Source:EP- ITRE – Committee on Industry, Research and Energy
Background: The revision of the LULUCF Regulation aims to create stronger policy incentives to reduce land emissions, enhance the substitution of fossil-based materials and increase the land-based sinks in the land-use sector. It was announced on 19 October 2020 as part of the Commission’s 2021 Work Programme on Environment and adopted by the Commission under the 'Fit for 55 Package' alongside. This proposal will play a key role in the implementation of the Climate Law as the Commission committed to increasing EU carbon sinks to levels above 300 million tons CO2eq by 2030. Hence, the Commission proposed to increase the net removal target of the LULUCF Regulation by 15%. To reach this target, the revision will amend the scope of the Regulation to include the agriculture sector, aligning the LULUCF reporting with the UNFCCC guidelines. It will also support emergent business models regarding carbon sequestration and carbon farming by an in-depth revision of article 9. Other changes will target the levels of flexibilities, the banking of surpluses by the Member States or the monitoring mechanisms set under Regulation (EU) 2018/1999.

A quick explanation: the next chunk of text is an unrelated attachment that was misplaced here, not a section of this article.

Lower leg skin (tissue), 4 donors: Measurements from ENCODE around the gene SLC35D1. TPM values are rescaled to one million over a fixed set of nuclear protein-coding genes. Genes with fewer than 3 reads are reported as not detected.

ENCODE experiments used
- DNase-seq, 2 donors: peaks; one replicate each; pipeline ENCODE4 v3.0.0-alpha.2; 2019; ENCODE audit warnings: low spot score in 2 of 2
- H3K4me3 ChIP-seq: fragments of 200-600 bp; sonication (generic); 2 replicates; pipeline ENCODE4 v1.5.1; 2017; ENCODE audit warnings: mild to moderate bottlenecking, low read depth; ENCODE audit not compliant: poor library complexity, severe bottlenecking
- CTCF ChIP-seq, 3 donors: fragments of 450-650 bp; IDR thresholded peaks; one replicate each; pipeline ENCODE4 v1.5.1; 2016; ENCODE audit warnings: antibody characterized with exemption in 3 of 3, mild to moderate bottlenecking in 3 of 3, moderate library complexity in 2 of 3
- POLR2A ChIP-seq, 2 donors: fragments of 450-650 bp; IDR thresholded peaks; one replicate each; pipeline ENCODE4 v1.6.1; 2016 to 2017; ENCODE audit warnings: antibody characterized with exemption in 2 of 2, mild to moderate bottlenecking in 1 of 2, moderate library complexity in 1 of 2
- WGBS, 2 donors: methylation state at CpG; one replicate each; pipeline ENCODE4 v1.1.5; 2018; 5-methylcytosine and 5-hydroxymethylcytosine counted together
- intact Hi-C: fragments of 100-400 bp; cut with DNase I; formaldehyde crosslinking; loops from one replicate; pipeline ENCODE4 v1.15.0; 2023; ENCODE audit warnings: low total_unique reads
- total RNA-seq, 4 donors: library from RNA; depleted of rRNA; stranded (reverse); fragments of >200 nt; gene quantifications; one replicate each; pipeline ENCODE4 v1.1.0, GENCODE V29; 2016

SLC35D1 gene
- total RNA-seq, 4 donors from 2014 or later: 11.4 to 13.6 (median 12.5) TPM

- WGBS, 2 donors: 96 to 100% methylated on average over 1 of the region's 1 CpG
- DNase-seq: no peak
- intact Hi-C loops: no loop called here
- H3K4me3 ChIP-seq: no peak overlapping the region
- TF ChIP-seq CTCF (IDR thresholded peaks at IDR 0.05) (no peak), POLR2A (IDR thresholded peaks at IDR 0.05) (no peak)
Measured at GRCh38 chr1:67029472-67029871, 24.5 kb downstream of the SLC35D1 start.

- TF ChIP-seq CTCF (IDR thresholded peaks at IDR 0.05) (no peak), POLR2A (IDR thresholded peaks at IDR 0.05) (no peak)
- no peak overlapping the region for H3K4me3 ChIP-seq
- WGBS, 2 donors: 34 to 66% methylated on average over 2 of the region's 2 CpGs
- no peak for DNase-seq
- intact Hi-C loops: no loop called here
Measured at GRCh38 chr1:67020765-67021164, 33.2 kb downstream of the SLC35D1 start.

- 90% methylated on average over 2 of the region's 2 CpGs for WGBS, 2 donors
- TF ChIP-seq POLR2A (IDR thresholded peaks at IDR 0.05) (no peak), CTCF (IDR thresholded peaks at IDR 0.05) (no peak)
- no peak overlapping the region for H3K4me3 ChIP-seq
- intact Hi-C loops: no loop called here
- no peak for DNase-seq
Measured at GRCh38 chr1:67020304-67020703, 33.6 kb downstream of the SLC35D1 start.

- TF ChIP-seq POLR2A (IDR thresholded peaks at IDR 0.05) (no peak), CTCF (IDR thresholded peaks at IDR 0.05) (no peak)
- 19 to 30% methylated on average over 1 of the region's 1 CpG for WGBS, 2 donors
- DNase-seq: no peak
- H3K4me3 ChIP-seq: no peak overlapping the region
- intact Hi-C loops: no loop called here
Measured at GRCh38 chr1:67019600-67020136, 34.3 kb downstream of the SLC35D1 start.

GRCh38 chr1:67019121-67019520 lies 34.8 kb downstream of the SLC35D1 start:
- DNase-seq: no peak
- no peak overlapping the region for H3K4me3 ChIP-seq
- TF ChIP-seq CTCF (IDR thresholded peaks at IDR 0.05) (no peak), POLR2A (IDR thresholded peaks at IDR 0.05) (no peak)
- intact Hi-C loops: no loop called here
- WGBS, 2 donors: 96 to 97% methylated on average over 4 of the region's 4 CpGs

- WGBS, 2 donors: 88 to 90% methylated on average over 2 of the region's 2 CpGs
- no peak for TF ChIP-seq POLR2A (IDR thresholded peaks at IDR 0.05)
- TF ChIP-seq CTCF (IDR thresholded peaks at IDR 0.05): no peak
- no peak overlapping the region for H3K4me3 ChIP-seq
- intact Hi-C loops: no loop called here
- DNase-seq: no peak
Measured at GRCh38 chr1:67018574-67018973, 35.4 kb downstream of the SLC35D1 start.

Extract: The Rapporteur welcomes the Commission's proposal and believes that the move from reference levels to reported greenhouse gas emissions and removals will simplify the accounting processes and lead to improved data transparency and availability. The Member States should be further encouraged to improve methodologies for measuring carbon flows, including calculation of substitution effects. Improvements in methodologies should be reflected in the assessment of target fulfilment. Especially with regard to agricultural emissions, more research investments are needed to identify the most sustainable agricultural practices and the most cost-efficient ways to monitor and report emissions and removals from the sector. Overall, for ensuring proper implementation of the LULUCF rules and avoiding unnecessary regulatory burden, the scope of the Regulation should remain as an accounting framework for carbon emissions and removals.
=> The construction sector has the potential to use forestry products in large quantities and store carbon for many decades. Thus, measures should be taken to further encourage wood as a construction material and also to ensure that the resulting uptake of emissions is accounted for in the total emissions balance of the Member State in question.
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